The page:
## A pseudospectral matrix method for time-dependent tensor fields on a spherical shell

Theoretical Physics Institute, University of Jena, 07743 Jena, Germany

arXiv:1104.3408 [physics.comp-ph] (18 Apr 2011)

@article{2011arXiv1104.3408B,

author={Bruegmann}, B.},

title={“{A pseudospectral matrix method for time-dependent tensor fields on a spherical shell}”},

journal={ArXiv e-prints},

archivePrefix={“arXiv”},

eprint={1104.3408},

primaryClass={“physics.comp-ph”},

keywords={Physics – Computational Physics, General Relativity and Quantum Cosmology},

year={2011},

month={apr},

adsurl={http://adsabs.harvard.edu/abs/2011arXiv1104.3408B},

adsnote={Provided by the SAO/NASA Astrophysics Data System}

}

We construct a pseudospectral method for the solution of time-dependent, non-linear partial differential equations on a three-dimensional spherical shell. The problem we address is the treatment of tensor fields on the sphere. As a test case we consider the evolution of a single black hole in numerical general relativity. A natural strategy would be the expansion in tensor spherical harmonics in spherical coordinates. Instead, we consider the simpler and potentially more efficient possibility of a double Fourier expansion on the sphere for tensors in Cartesian coordinates. As usual for the double Fourier method, we employ a filter to address time-step limitations and certain stability issues. We find that a tensor filter based on spin-weighted spherical harmonics is successful, while two simplified, non-spin-weighted filters do not lead to stable evolutions. The derivatives and the filter are implemented by matrix multiplication for efficiency. A key technical point is the construction of a matrix multiplication method for the spin-weighted spherical harmonic filter. As example for the efficient parallelization of the double Fourier, spin-weighted filter method we discuss an implementation on a GPU, which achieves a speed-up of up to a factor of 20 compared to a single core CPU implementation.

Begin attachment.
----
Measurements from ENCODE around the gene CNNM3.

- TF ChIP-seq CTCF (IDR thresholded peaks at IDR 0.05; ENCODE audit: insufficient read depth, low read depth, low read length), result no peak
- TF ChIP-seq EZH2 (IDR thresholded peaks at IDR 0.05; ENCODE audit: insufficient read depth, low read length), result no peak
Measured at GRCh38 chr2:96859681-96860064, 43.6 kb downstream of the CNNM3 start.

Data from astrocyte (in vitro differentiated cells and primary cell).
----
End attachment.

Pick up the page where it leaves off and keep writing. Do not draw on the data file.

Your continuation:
April 19, 2011 by hgpu